I do not wish to paint a bleak picture of Ireland. There are many, many excellent schools that value their teachers, irrespective of nationality, and pay them a fair wage. Those schools are building a long-term sustainable business that will benefit their students, their staff, and their shareholders. Ireland too benefits from an industry that enjoys a strong international reputation for excellence. My concern is that after the hit our reputation took in the last year following multiple school closures, all this good work could be undermined (and further damage caused) if discriminatory hiring policies and exploitative wages are allowed to edge good people out.

0 thoughts on “'Is the TEFL industry in Ireland a meritocracy?' by Stephen Bruce

  1. typtoptokyo says:

    Good writing. I used to work for one of the recently closed schools, who coincidentally WOULD hire non-natives. There was some resistance to this from the students but it never lasted long.

    EFL in the UK and Ireland seems a tough place and perhaps getting tougher, it is totally run like a business. Personally I have never seen ELT Teacher as a job you could do for life, and I think I was lucky to work in a position which kept me sustained for a few years. I was doubly lucky to find such a job in England with very little experience.

    My biggest worry now is that by the time I move back you will need an MA just to get any kind of (probably part-time) teaching job. I wonder what the rise in CELTA etc graduates has been over the last 10 years, and how many of them have continued the career as opposed to 10 years ago?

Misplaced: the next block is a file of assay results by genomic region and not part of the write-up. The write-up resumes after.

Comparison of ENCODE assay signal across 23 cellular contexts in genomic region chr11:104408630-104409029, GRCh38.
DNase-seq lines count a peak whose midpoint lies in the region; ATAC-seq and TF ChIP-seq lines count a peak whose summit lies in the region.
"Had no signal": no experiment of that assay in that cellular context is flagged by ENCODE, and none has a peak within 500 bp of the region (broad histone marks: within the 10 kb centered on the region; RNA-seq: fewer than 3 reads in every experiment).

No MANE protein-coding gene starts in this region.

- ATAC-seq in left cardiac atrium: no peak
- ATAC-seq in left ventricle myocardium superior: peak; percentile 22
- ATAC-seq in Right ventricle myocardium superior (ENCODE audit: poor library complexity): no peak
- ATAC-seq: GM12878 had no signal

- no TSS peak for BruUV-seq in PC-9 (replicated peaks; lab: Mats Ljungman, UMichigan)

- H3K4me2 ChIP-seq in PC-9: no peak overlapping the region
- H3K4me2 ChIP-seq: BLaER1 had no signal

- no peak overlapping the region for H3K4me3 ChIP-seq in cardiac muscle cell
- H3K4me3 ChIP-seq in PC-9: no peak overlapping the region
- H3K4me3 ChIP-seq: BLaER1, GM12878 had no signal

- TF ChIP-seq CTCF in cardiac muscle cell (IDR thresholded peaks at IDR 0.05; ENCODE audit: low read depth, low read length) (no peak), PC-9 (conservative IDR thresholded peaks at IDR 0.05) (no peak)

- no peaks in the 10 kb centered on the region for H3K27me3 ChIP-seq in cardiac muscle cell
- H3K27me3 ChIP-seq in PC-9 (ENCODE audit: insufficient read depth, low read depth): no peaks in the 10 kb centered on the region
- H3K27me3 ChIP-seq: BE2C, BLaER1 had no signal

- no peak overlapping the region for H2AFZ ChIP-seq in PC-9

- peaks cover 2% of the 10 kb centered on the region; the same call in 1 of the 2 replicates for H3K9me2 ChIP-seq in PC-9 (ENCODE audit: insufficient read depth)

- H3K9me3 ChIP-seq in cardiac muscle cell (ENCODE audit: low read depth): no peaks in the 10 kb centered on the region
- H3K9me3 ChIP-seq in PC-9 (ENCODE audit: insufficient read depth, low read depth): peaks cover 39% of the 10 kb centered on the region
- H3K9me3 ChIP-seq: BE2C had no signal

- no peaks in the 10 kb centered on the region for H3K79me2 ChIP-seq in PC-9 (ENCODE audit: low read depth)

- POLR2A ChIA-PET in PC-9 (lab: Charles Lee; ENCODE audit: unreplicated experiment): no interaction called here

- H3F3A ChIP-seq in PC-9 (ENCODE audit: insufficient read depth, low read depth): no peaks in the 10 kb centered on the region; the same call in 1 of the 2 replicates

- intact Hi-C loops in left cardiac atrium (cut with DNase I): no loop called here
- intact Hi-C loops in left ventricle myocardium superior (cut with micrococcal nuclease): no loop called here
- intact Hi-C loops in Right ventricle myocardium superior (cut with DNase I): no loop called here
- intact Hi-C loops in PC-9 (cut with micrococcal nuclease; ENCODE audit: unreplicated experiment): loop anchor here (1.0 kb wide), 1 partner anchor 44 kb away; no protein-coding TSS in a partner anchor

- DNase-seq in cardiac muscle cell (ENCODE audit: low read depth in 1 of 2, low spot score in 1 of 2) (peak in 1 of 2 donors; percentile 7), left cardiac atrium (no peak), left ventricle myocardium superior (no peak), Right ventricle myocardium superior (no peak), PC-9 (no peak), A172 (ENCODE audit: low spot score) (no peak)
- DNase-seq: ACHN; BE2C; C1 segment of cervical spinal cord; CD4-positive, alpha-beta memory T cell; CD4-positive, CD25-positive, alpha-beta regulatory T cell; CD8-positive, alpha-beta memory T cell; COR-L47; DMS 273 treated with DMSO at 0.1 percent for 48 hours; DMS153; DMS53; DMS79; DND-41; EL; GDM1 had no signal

The more I learn about learning languages, the less necessary a school seems to become. I want to start learning Spanish, and as I live where I do a school isn’t happening, but do I need one? I can get pretty much everything I need for free materials-wise, and then for conversation practice with an experienced tutor I just need to go to italki.

    My advice to newcomers would be If you want a career in EFL, dont mess around. Get qualified and then go directly for the Master’s. Only do the DELTA if you want to apply it to a Uni which accepts it as a module.

  2. typtoptokyo says:

    What is going on with all those closures anyway? To someone outside it all it seems like the government trying to crackdown on immigration. They dont seem to have much regard for teachers going unpaid nor do they seem shy of leaving the students high and dry.

  3. EAPsteve (@EAPstephen) says:

    Hi,

    Thanks for commenting.